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7:46 AM CDT, Thu March 30, 2017
GROWTH WITH GROUPS

For Better or Worse, Gatherings Can Heal

April 14, 2014, 09:00 AM
For Better or Worse, Gatherings Can Heal
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Walk into any restaurant, park or grandma’s backyard this summer and just imagine the storylines playing out at each table.

There’s the college graduate, slumped under his mortarboard, buffered by an iPad, while family members hurl questions about his future, barely 27 minutes after he’s received his diploma.

There’s the wedding shower luncheon, with the bride sandwiched between dueling mothers, all having such “an awesome time!” that their teeth are cracking.

Then there’s the annual family reunion that results in launching food and fists over the mention of a feud three generations back that no one can recall since Ellis Island.

Yet... we still gather. Even if we grumble, eye our watches, add new twists to old private jokes about the people we love to hate and hate to love, we look back, remember it tenderly and ask ourselves why we don’t get together more often.

We come together, for better or worse, in our sickness and health. We bring our addictions, depressions and manic outbursts. Our unresolved feuds and hurts, childhood competitions and jealousies all troop along with us to these family gatherings. Some of us attend with eager anticipation and leave with a satisfied sense of connection with those to whom we belong. Others go out of obligation and with dread.

When the schmoozing and visiting is over, the latter feel depleted and relieved that they made it through the ordeal.

But go, we do. And it turns out to be good for our health in the long run that we show up. Abundant research shows the more and better the relationships are in your life, the better your health tends to be.

Deep connections, better health

Improved immune function, longevity, decreased risk of cardiovascular disease and recovery from serious illness and surgery have all been linked to social support. Dr. Andrew Weil writes in his newsletter, Self Healing, "As part of taking a health history, our physicians at the University of Arizona's Integrative Medicine Clinic ask new patients about their spouses or significant others, their children and their friends. Why? We're trying to find out if people have love and connection in their lives. There's now a large body of research showing that bonds with family and friends have a powerful influence on not only your emotional well-being but also your physical health."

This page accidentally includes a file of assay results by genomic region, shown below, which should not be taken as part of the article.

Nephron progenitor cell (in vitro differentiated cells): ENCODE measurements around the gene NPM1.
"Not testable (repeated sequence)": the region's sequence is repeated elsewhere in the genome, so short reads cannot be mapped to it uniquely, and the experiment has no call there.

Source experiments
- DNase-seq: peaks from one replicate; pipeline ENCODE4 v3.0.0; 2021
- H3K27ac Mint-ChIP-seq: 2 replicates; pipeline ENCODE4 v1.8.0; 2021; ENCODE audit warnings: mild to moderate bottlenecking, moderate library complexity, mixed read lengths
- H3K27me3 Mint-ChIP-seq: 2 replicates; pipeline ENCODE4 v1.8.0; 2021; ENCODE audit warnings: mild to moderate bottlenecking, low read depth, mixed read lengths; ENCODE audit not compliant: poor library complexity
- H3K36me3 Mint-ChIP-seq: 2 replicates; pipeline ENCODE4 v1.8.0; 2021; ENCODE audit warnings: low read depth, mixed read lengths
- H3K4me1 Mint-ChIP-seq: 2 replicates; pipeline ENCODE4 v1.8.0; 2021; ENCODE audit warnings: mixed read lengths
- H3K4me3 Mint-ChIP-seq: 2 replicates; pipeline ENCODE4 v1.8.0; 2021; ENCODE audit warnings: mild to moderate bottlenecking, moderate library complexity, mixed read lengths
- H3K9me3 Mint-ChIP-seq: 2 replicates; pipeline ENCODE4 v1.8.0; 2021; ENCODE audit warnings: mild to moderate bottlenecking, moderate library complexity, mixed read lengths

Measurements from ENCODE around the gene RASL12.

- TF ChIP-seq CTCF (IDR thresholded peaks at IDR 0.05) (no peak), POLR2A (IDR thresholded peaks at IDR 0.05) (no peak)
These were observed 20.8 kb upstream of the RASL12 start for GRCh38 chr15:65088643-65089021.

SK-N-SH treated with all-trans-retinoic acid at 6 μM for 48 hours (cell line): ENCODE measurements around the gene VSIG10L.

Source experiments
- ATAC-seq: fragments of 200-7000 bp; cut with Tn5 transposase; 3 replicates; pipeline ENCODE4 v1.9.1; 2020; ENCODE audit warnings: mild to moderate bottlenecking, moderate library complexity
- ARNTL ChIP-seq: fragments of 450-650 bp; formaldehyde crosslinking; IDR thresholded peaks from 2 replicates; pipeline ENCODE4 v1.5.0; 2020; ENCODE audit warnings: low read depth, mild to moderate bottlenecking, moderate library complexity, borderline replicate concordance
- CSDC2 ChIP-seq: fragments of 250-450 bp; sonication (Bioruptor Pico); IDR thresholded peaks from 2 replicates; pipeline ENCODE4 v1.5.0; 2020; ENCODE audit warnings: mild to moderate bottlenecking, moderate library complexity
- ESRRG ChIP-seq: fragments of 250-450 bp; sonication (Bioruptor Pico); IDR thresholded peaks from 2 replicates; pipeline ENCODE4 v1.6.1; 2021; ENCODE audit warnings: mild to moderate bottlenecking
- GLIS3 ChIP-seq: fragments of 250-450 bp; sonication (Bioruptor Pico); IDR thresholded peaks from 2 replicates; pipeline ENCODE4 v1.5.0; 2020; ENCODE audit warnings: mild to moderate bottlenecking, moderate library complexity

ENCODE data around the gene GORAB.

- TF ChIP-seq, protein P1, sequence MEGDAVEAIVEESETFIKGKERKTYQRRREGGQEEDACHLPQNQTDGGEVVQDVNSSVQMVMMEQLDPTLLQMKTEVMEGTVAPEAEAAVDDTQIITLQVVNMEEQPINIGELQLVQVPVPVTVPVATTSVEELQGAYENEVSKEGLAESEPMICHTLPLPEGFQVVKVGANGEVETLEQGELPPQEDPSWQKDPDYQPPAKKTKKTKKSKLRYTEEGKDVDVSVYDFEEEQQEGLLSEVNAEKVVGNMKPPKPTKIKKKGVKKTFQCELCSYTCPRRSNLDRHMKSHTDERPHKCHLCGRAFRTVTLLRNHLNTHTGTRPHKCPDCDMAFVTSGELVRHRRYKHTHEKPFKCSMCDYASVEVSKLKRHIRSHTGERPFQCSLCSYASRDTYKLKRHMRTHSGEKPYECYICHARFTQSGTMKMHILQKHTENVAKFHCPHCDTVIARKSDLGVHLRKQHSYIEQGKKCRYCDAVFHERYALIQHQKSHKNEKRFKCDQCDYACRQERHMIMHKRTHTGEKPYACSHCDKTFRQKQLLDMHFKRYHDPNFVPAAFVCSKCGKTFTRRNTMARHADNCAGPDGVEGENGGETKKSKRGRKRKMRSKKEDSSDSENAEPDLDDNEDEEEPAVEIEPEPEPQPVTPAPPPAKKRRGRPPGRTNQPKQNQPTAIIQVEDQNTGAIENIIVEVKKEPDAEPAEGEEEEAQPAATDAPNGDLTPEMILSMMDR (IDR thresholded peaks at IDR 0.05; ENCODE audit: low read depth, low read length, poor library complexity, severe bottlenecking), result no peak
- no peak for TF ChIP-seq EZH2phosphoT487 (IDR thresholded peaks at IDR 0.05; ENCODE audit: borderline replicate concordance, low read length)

A friend a day keeps the doctor away

Being socially isolated can increase the risk of catching the common cold. A study revealed that people who reported having three or fewer types of social ties – friends, spouse, family, coworkers, community groups, etc. – had more than four times the risk of catching a cold than those with six or more types.

On more serious health levels, those with the fewest social connections are more likely to die sooner than those with more. Even people with unhealthy lifestyles yet who have close social connections live longer than those with poor social ties but healthier habits (Those with both healthy lifestyles and close social ties fared the best.)

A study of elderly heart attack patients showed that those who lacked emotional support were three times more likely to die within six months of their attacks than those with emotional support. Studies have found that women in satisfying marriages were less likely to develop risk factors for cardiovascular disease.

This research may be comforting to those who are natural social connectors: the extroverts. It may bring a sense of dread to introverts and shy people who find it difficult or uncomfortable to connect socially.

The secret lies, we think, in connecting authentically. Cocktail party chatter is not the kind of social connection that improves health. A meaningful conversation with a friend or being emotionally present while doing volunteer work provides the healing connections we all need. A distressed marriage or family relationship deserves professional attention with as much urgency as chest pains or migraines. The two may be more connected than you think.

Perhaps then, it matters little if the gathering of family and friends is a mixed palette of dread and delight, of eye-rolling or sincere interest. Perhaps there is healing from the act of gathering itself.

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